COVID 19: Gatineau couple infected with COVID 19 on Diamond Princess relieved to be home

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A nurse wears a sticker reading "stop corona" at the infection station of the university hospital in Essen, Germany, Thursday, March 12, 2020. The vast majority of people recover from the new coronavirus. According to the World Health Organization, most people recover in about two to six weeks, depending on the severity of the illness. (AP Photo/Martin Meissner)

GATINEAU, Que.  A couple from Gatineau, Que., are warning Canadians to be vigilant about COVID-19 after contracting the virus aboard the Diamond Princess cruise ship in Japan.

Bernard and Diane Menard said conditions on the ship were difficult and at times they feared dying.

The couple in their 70s were among the more than 700 people who contracted COVID-19 aboard the ship, which had been docked in Yokohama since early February.

Now recovered, they said they are relieved to be home.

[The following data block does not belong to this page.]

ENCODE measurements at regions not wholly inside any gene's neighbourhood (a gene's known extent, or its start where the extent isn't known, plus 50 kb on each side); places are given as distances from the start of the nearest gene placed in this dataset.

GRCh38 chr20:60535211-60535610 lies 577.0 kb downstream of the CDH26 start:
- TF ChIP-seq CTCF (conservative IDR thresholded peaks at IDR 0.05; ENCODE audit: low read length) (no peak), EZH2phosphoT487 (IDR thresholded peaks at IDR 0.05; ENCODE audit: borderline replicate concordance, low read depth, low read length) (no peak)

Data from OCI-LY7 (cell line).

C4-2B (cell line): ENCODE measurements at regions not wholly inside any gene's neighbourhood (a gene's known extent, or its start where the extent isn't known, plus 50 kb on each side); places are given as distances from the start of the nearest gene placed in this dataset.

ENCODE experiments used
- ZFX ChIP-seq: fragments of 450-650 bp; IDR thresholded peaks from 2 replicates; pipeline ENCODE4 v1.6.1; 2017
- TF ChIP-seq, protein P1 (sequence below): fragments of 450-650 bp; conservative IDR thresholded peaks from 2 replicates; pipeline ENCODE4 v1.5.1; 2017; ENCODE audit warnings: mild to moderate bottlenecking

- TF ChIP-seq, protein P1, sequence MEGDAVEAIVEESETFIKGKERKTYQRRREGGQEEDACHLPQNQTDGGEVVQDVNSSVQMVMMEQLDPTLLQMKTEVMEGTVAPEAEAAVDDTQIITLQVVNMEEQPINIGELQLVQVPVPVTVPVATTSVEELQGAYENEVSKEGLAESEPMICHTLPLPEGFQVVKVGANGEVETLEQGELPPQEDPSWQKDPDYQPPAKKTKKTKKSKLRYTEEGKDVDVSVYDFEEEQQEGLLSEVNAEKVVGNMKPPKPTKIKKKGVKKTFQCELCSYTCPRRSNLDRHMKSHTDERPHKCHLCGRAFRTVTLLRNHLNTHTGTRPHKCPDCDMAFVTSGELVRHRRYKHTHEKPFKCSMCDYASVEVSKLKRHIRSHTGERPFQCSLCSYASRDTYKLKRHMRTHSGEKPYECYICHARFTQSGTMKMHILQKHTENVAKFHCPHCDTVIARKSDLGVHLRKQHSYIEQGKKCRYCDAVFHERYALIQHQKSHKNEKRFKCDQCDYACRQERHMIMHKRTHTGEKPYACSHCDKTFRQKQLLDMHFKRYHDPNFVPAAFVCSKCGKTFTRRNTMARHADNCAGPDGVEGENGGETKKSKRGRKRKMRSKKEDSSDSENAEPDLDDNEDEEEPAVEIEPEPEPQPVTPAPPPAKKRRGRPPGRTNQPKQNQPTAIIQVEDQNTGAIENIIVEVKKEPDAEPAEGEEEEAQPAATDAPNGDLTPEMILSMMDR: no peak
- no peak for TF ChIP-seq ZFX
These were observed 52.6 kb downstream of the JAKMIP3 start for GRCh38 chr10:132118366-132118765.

What started like an innocuous cold changed into a cough and fever over the next days, as well as pneumonia for Bernard, who has previously had cancer.

“We were fighting against something we didn’t understand at all,” the 75-year-old man said at a news conference, where the couple was accompanied by their two daughters.

The couple warned that COVID-19 is highly contagious and the symptoms can be hard to recognize at first.

“You don’t know, with this sickness,” Diane Menard said. “You can have it and feel nothing. It’s like an ordinary cold.”

The couple said many of the ship’s passengers didn’t follow directives and regularly removed their face masks to smoke or take photos.

As a result, the Menards, who both have health issues, decided not to leave their tiny cabin and spent only two hours outside over the course of an entire month.

They eventually fell ill and were taken to a Japanese military hospital, where they were quarantined until they tested negative and were cleared to come home.

The couple had harsh words for the Canadian government, which they say waited too long to get them off the ship. Instead they credited their daughters, Isabelle and Chantal, for working tirelessly to get them home.

“It’s not with the Canadian government that we got out of there,” Diane Menard said.

“It’s with those two girls there,” her husband added, turning towards them.

The Menards, who had previously been a fan of cruises, say they’re not sure they’ll be returning to the seas.

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